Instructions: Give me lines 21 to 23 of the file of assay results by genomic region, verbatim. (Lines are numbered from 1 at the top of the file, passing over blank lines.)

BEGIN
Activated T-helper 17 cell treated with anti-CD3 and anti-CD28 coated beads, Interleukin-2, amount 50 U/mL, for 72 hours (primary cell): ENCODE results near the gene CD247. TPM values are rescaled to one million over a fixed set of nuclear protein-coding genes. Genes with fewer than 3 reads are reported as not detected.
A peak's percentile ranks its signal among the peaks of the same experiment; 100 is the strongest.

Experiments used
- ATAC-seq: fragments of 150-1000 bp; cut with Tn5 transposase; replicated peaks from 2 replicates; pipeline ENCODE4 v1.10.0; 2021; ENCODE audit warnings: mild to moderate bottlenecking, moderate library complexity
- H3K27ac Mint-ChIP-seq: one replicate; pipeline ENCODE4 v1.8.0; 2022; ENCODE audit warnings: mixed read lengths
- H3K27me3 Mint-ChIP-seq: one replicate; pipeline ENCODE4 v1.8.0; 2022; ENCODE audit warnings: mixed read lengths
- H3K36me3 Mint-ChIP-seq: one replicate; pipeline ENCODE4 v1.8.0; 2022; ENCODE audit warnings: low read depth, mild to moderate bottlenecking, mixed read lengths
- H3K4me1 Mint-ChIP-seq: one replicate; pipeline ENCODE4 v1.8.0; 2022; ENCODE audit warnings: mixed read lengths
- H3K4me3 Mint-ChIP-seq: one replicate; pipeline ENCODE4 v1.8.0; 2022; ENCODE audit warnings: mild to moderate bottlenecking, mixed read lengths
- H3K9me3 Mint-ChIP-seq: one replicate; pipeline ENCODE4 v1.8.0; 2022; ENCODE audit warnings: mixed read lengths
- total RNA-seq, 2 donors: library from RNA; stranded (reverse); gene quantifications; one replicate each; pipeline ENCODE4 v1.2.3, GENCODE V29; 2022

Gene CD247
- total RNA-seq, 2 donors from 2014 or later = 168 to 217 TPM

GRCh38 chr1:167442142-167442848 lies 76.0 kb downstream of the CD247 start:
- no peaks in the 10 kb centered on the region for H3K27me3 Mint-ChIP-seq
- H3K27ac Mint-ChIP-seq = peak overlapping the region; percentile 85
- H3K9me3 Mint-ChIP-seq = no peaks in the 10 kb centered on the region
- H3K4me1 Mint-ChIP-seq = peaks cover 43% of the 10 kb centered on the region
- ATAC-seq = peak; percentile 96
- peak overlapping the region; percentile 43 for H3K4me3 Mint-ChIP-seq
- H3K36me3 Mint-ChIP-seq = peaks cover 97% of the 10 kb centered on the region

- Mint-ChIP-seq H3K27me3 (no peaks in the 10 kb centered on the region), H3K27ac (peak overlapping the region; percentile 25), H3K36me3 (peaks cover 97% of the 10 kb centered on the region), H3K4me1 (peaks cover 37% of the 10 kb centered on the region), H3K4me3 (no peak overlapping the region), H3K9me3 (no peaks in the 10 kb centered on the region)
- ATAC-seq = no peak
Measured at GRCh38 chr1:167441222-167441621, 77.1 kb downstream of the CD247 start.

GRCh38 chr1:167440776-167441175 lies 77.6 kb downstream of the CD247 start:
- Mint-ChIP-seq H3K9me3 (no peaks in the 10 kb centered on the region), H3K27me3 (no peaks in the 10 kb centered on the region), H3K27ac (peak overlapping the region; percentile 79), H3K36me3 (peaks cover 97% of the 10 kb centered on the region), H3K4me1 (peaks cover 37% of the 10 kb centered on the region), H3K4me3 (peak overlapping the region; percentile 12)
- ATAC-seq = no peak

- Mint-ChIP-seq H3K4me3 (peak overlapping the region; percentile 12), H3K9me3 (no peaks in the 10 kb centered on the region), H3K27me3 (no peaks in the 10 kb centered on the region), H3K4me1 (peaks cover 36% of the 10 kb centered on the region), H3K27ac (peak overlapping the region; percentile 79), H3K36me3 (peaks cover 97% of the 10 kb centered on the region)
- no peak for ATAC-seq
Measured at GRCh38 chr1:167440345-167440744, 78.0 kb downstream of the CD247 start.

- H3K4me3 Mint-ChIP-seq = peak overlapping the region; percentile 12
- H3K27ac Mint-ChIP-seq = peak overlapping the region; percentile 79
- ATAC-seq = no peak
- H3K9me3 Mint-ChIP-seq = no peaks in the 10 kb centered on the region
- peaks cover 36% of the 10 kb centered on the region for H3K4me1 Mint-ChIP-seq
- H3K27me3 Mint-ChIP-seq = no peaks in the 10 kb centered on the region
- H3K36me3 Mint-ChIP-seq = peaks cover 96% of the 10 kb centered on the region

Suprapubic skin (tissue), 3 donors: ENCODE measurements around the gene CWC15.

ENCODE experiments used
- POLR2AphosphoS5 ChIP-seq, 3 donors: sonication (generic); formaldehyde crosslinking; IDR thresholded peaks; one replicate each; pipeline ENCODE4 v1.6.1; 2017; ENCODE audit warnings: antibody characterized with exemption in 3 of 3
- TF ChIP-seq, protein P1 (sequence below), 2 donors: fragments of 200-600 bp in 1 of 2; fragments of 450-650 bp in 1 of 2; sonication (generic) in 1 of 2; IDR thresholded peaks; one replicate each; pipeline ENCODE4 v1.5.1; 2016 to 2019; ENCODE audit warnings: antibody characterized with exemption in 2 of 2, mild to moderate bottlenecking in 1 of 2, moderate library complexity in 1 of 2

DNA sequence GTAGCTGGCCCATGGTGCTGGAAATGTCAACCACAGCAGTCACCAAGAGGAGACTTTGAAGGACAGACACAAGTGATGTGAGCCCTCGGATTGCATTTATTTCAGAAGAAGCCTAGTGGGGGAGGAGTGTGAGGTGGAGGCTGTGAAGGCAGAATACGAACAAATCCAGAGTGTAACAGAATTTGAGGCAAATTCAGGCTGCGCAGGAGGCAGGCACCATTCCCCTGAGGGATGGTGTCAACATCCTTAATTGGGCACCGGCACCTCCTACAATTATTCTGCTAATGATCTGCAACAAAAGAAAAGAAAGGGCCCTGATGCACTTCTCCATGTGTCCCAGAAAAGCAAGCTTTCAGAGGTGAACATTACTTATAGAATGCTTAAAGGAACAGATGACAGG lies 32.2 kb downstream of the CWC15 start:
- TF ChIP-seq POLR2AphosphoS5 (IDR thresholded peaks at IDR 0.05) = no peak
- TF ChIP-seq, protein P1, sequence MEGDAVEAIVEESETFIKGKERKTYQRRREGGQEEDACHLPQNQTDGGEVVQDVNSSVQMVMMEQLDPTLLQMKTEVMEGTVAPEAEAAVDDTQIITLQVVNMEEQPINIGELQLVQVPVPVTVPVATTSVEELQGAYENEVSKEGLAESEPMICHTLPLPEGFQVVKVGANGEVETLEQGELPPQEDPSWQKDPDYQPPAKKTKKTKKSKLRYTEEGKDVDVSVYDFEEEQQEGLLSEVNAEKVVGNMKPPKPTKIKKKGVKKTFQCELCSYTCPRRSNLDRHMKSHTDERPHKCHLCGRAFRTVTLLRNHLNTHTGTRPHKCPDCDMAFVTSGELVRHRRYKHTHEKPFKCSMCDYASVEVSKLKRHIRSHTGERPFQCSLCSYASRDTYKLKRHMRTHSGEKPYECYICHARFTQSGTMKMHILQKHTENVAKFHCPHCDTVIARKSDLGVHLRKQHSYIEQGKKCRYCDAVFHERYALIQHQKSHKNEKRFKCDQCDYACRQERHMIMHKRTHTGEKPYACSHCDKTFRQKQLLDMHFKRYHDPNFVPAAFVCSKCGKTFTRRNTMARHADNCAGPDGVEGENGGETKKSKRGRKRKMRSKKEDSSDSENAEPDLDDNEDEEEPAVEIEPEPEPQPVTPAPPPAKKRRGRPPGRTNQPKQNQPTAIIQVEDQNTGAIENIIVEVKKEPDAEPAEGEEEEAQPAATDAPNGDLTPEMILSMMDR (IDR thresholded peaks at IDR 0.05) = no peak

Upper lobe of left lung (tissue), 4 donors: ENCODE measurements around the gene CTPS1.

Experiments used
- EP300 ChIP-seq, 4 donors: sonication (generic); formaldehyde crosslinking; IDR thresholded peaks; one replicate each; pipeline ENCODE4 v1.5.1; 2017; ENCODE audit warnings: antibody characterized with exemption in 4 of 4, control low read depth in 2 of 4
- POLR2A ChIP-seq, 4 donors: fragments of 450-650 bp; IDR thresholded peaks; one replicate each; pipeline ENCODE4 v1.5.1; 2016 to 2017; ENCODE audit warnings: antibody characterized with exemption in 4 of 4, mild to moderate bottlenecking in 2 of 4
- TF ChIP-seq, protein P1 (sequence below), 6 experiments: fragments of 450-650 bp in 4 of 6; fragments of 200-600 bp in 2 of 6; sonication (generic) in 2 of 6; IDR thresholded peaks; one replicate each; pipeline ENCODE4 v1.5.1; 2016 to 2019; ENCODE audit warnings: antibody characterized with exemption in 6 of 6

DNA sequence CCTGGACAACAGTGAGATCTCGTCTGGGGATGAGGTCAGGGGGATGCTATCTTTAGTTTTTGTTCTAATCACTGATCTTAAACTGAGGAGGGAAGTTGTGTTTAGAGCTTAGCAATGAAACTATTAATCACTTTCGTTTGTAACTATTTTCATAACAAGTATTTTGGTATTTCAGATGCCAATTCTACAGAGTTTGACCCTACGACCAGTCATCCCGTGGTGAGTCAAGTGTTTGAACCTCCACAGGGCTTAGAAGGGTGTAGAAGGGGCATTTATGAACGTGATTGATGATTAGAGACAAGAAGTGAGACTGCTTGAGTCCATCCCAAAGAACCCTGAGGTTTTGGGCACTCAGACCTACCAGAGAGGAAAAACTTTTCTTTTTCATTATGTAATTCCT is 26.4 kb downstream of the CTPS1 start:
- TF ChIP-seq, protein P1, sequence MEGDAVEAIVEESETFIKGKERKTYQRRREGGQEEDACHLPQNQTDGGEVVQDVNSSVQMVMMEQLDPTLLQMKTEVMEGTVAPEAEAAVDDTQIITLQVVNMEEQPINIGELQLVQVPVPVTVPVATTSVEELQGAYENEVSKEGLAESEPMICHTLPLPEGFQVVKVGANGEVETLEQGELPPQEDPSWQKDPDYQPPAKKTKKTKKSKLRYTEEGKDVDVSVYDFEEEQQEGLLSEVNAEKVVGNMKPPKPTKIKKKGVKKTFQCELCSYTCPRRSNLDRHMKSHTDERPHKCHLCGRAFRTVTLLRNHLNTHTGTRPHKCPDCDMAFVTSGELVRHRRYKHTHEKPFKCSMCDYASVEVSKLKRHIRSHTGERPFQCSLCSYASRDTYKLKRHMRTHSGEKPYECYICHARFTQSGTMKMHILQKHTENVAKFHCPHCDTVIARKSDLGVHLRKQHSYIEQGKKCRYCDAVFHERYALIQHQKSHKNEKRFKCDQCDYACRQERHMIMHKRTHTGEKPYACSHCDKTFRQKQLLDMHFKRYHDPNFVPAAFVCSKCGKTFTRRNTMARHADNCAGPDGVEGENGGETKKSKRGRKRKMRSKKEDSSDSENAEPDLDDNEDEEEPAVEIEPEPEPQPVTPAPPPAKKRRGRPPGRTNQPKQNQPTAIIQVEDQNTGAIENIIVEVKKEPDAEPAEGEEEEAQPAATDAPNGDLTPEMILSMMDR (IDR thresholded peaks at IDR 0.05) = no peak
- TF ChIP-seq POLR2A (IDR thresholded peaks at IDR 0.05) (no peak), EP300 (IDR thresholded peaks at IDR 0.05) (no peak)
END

- H3K36me3 Mint-ChIP-seq = peaks cover 97% of the 10 kb centered on the region

- Mint-ChIP-seq H3K27me3 (no peaks in the 10 kb centered on the region), H3K27ac (peak overlapping the region; percentile 25), H3K36me3 (peaks cover 97% of the 10 kb centered on the region), H3K4me1 (peaks cover 37% of the 10 kb centered on the region), H3K4me3 (no peak overlapping the region), H3K9me3 (no peaks in the 10 kb centered on the region)
- ATAC-seq = no peak